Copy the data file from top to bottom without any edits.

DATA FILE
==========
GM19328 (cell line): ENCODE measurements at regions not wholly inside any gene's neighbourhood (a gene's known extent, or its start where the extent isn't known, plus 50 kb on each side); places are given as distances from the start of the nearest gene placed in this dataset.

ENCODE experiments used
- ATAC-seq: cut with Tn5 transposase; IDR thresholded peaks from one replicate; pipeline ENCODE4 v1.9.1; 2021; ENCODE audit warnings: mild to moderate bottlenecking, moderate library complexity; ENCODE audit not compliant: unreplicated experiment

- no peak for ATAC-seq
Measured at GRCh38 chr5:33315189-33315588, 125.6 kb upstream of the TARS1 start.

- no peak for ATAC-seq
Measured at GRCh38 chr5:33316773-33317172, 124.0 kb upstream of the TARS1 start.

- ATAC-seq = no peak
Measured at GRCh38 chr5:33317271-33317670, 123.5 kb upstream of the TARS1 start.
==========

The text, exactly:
GM19328 (cell line): ENCODE measurements at regions not wholly inside any gene's neighbourhood (a gene's known extent, or its start where the extent isn't known, plus 50 kb on each side); places are given as distances from the start of the nearest gene placed in this dataset.

ENCODE experiments used
- ATAC-seq: cut with Tn5 transposase; IDR thresholded peaks from one replicate; pipeline ENCODE4 v1.9.1; 2021; ENCODE audit warnings: mild to moderate bottlenecking, moderate library complexity; ENCODE audit not compliant: unreplicated experiment

- no peak for ATAC-seq
Measured at GRCh38 chr5:33315189-33315588, 125.6 kb upstream of the TARS1 start.

- no peak for ATAC-seq
Measured at GRCh38 chr5:33316773-33317172, 124.0 kb upstream of the TARS1 start.

- ATAC-seq = no peak
Measured at GRCh38 chr5:33317271-33317670, 123.5 kb upstream of the TARS1 start.